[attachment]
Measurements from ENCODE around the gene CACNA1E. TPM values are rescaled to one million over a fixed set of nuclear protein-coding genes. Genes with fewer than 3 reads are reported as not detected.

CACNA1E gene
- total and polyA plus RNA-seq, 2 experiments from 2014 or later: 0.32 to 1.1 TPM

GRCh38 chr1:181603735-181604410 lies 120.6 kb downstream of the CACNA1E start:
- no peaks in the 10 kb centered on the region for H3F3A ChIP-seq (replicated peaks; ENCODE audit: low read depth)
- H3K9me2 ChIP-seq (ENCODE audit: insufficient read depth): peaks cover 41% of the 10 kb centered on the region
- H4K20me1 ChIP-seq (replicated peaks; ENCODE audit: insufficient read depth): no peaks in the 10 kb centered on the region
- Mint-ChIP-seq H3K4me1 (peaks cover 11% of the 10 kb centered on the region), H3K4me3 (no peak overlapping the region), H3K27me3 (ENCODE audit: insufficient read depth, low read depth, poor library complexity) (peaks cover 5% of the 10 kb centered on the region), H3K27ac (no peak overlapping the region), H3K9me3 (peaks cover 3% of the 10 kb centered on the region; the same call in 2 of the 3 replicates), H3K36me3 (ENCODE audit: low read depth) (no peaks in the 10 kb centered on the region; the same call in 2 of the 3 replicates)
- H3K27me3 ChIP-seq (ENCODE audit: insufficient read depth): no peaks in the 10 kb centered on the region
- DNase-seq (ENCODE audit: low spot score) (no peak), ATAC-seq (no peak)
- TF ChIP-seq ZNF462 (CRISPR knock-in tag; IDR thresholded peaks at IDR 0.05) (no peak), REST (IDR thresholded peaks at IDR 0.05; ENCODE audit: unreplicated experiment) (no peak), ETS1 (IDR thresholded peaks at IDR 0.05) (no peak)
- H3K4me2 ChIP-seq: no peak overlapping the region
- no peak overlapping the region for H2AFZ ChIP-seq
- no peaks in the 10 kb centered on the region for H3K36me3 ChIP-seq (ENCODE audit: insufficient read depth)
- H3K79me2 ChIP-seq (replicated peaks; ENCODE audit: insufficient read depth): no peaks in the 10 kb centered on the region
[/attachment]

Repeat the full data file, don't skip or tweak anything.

Measurements from ENCODE around the gene CACNA1E. TPM values are rescaled to one million over a fixed set of nuclear protein-coding genes. Genes with fewer than 3 reads are reported as not detected.

CACNA1E gene
- total and polyA plus RNA-seq, 2 experiments from 2014 or later: 0.32 to 1.1 TPM

GRCh38 chr1:181603735-181604410 lies 120.6 kb downstream of the CACNA1E start:
- no peaks in the 10 kb centered on the region for H3F3A ChIP-seq (replicated peaks; ENCODE audit: low read depth)
- H3K9me2 ChIP-seq (ENCODE audit: insufficient read depth): peaks cover 41% of the 10 kb centered on the region
- H4K20me1 ChIP-seq (replicated peaks; ENCODE audit: insufficient read depth): no peaks in the 10 kb centered on the region
- Mint-ChIP-seq H3K4me1 (peaks cover 11% of the 10 kb centered on the region), H3K4me3 (no peak overlapping the region), H3K27me3 (ENCODE audit: insufficient read depth, low read depth, poor library complexity) (peaks cover 5% of the 10 kb centered on the region), H3K27ac (no peak overlapping the region), H3K9me3 (peaks cover 3% of the 10 kb centered on the region; the same call in 2 of the 3 replicates), H3K36me3 (ENCODE audit: low read depth) (no peaks in the 10 kb centered on the region; the same call in 2 of the 3 replicates)
- H3K27me3 ChIP-seq (ENCODE audit: insufficient read depth): no peaks in the 10 kb centered on the region
- DNase-seq (ENCODE audit: low spot score) (no peak), ATAC-seq (no peak)
- TF ChIP-seq ZNF462 (CRISPR knock-in tag; IDR thresholded peaks at IDR 0.05) (no peak), REST (IDR thresholded peaks at IDR 0.05; ENCODE audit: unreplicated experiment) (no peak), ETS1 (IDR thresholded peaks at IDR 0.05) (no peak)
- H3K4me2 ChIP-seq: no peak overlapping the region
- no peak overlapping the region for H2AFZ ChIP-seq
- no peaks in the 10 kb centered on the region for H3K36me3 ChIP-seq (ENCODE audit: insufficient read depth)
- H3K79me2 ChIP-seq (replicated peaks; ENCODE audit: insufficient read depth): no peaks in the 10 kb centered on the region